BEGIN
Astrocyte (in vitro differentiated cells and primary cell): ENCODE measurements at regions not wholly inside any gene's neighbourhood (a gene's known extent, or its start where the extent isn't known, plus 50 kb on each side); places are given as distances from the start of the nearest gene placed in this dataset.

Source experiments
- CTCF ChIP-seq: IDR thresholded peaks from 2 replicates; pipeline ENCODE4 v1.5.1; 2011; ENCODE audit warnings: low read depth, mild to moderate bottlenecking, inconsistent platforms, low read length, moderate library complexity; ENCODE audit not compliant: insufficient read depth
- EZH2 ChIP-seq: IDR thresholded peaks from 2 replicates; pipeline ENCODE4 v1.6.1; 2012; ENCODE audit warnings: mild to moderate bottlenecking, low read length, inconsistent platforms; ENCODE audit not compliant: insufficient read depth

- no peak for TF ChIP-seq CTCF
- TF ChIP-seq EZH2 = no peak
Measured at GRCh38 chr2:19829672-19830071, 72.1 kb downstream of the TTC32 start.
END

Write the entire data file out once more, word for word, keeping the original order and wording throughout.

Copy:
Astrocyte (in vitro differentiated cells and primary cell): ENCODE measurements at regions not wholly inside any gene's neighbourhood (a gene's known extent, or its start where the extent isn't known, plus 50 kb on each side); places are given as distances from the start of the nearest gene placed in this dataset.

Source experiments
- CTCF ChIP-seq: IDR thresholded peaks from 2 replicates; pipeline ENCODE4 v1.5.1; 2011; ENCODE audit warnings: low read depth, mild to moderate bottlenecking, inconsistent platforms, low read length, moderate library complexity; ENCODE audit not compliant: insufficient read depth
- EZH2 ChIP-seq: IDR thresholded peaks from 2 replicates; pipeline ENCODE4 v1.6.1; 2012; ENCODE audit warnings: mild to moderate bottlenecking, low read length, inconsistent platforms; ENCODE audit not compliant: insufficient read depth

- no peak for TF ChIP-seq CTCF
- TF ChIP-seq EZH2 = no peak
Measured at GRCh38 chr2:19829672-19830071, 72.1 kb downstream of the TTC32 start.